But more than anything, Davies is a writer of the set piece. This is where his genius properly lies: he’s better than almost anyone, ever, at constructing big television moments. And Miracle Day is no exception. In particular, as mentioned, the breath is absolutely marvelous. And it gets at the real appeal of Davies doing science fiction, which is that there are things you can do with it that other genres don’t allow you to do. Heck, it gets at the appeal of Davies doing Torchwood - the truth is that the breath wouldn’t work on Doctor Who or The Sarah Jane Adventures. (Of which there are, of course, three more episodes, but they’d been filmed with the Season Four stuff, and aren’t actually by Davies, hence my inclination to treat this as a sort of clear ending. Not least because we’ll all be too busy sobbing about Lis Sladen for the last season of Sarah Jane Adventures to care about Davies.) It needs this specific show. Unfortunately, Davies just did an episode and a half of a ten episode season, and the rest of it wasn’t up to snuff. But that’s strange sort of complaint to lay at Davies’s feet. In the end, Torchwood worked best when Davies was there to supervise it, and wobbled a bit when it was delegated. That’s hardly a surprise. But while it may be a fault of Torchwood, it’s in many regards the opposite of one for Davies.
But on the whole, Davies goes out of Doctor Who not with a bang but a whimper, which is perhaps ironic for a writer whose specialty was the big set piece. And yes, this is a poor place to eulogize him, given that it is such a lesser effort. Nevertheless, it’s what we’ve got. The last bit of Doctor Who-related stuff written by Russell T Davies. And for all that he’s clearly not giving the series his full attention, it still, in its bones, reflects his approach. And while the series may have gotten away from Davies, the ways in which it fails aren’t just down to him not giving it his full attention. They’re also, quite frankly, just that this sort of approach is, by this point, stale. The premise of Miracle Day is top notch, but there’s just not much for Davies’s approach to bring to it. And there is, at the end of the day, a reason for this.
It’s notable that for all that Davies is something of a bloodthirsty Doctor Who writer prone to whacking characters whenever things get a bit slow, at no point in the series did Davies ever play the major character death card. The closest thing to one that he ever did was killing Harriet Jones in The Stolen Earth. Davies will kill characters shamelessly when it advances the plot, but crucially, he’s never tried to make it work as one of his big set pieces. This puts him at marked contrast with a whole lot of television. Sure, Torchwood has massacred the cast repeatedly, but notably, not in episodes that Davies actually wrote. And, perhaps more importantly, it’s never quite worked for them. The deaths of Owen and Tosh were damp squibs of desperation, and Ianto’s death, while more successful, is still messy in some key ways.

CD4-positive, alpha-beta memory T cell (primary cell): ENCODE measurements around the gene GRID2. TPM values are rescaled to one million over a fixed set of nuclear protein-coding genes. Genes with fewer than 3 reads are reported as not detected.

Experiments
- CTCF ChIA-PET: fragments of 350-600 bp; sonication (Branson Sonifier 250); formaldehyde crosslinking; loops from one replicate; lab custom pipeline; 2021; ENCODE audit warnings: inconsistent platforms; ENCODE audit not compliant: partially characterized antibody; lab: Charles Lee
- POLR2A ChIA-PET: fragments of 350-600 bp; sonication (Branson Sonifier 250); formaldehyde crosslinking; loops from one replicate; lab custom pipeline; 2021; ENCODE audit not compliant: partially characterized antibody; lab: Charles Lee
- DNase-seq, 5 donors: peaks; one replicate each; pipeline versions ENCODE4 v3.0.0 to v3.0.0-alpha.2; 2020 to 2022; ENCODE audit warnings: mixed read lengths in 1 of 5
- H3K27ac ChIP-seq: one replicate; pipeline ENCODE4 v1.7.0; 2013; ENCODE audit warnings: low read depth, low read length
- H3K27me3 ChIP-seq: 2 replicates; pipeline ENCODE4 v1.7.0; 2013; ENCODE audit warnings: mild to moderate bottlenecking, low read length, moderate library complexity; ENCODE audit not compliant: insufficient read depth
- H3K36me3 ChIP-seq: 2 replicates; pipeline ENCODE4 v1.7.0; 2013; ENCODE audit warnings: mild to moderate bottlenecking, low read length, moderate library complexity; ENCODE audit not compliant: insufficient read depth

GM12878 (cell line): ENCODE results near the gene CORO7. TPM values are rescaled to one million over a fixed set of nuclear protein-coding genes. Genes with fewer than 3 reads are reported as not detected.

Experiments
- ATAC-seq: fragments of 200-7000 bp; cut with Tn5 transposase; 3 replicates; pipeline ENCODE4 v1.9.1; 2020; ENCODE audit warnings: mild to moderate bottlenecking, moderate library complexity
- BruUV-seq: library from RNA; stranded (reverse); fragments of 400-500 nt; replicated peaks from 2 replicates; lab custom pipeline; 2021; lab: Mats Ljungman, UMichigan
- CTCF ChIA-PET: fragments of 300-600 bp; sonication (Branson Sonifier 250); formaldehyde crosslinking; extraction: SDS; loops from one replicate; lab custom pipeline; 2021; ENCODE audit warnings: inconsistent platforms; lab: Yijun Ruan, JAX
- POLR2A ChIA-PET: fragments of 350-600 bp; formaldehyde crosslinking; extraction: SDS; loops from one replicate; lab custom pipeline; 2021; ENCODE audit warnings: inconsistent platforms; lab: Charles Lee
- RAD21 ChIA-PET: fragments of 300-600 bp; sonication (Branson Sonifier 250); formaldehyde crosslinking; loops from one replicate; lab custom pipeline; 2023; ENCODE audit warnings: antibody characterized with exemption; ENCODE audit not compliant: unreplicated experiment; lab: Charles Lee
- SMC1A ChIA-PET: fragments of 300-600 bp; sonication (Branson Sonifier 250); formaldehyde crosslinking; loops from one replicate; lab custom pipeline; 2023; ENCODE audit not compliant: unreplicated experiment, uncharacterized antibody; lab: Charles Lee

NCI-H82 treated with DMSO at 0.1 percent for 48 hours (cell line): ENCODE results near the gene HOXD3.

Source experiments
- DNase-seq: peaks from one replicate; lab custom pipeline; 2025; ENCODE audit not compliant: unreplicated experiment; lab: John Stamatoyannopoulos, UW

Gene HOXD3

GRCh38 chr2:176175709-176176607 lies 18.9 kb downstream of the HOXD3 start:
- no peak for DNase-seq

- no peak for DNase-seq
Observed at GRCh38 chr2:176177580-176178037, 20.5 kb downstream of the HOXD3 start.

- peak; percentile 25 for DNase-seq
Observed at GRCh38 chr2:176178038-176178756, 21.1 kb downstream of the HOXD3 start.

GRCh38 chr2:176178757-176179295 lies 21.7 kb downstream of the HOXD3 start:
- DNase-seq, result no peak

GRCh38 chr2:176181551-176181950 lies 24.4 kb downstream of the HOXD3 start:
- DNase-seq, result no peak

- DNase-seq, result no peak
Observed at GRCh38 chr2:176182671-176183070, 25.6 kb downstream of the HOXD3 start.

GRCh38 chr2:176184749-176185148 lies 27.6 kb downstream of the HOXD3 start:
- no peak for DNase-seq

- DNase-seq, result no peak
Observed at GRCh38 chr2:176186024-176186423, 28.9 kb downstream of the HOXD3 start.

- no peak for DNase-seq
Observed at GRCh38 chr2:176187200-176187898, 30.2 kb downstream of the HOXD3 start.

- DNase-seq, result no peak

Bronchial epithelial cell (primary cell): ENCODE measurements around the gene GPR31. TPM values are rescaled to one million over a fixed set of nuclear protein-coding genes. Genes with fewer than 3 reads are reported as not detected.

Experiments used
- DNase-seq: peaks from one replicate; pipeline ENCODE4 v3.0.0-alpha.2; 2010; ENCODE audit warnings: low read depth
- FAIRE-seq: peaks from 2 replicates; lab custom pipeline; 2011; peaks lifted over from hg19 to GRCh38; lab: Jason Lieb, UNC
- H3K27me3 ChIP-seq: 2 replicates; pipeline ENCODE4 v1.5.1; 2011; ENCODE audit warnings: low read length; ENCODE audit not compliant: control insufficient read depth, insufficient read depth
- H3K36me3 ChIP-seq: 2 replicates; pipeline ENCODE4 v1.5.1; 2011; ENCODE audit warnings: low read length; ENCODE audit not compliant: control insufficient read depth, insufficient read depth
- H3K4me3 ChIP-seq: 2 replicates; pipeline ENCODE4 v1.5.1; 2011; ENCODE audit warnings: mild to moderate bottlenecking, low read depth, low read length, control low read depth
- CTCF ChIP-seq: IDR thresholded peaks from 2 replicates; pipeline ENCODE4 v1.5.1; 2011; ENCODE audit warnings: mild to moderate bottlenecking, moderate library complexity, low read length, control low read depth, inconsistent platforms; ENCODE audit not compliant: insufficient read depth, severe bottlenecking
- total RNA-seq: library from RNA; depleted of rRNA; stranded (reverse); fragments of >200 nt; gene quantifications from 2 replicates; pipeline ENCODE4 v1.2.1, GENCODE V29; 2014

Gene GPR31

And this gets at a paradox that’s at the heart of almost everything Davies does, and not just on Doctor Who. He is, as a writer, obsessed with death. The idea of loss and mourning is one of his baseline, default themes. But his response to it is and always has been a sort of hedonism. Death, for Davies, is a fundamental reason to live. And so while his writing is often about death, his major technique - the big set piece - is a reaction against death. Davies’s sense of excess is fueled by his ideological commitment to a form of hedonism. And so the one thing he can’t successfully make a spectacle out of is death itself. Which means that Miracle Day is on the one hand an attempt at the most Davies story ever to exist, and on the other something that Davies is fundamentally ill-suited to writing. It’s not, ultimately, that Miracle Day doesn’t work because Davies didn’t put enough time into it. It’s that Miracle Day doesn’t work because it’s fundamentally not an idea Davies was ever going to succeed with. More than anything, including the problems of The End of Time, this is the show that really demonstrates that Davies’s approach to sci-fi television eventually hit its limit.
So let’s say this: Davies originated a style for Doctor Who, and really for British sci-fi/fantasy drama in general, that was a massive success and that changed television. And in 2011, it was time for someone to do it again. This is, in terms of the overall arc of this blog and the sort of view of history that it takes, one of the highest compliments that can be paid to a writer. Davies was big, innovative, and brilliant enough to require moving on from. He was good enough to define an era, and now that the era he defined has firmly and properly become history, it means he’s good enough to reject, break from, and surpass. And writing now, in 2014, that’s rough, because that’s as historicized as he is right now. All there is to do with Davies is reject him in favor of something new. But with as little history as he has, being moved on from is the highest praise that can possibly exist. To, five years after you left the scene, be the obvious target that everyone is trying to outdo and surpass is the mark of a giant.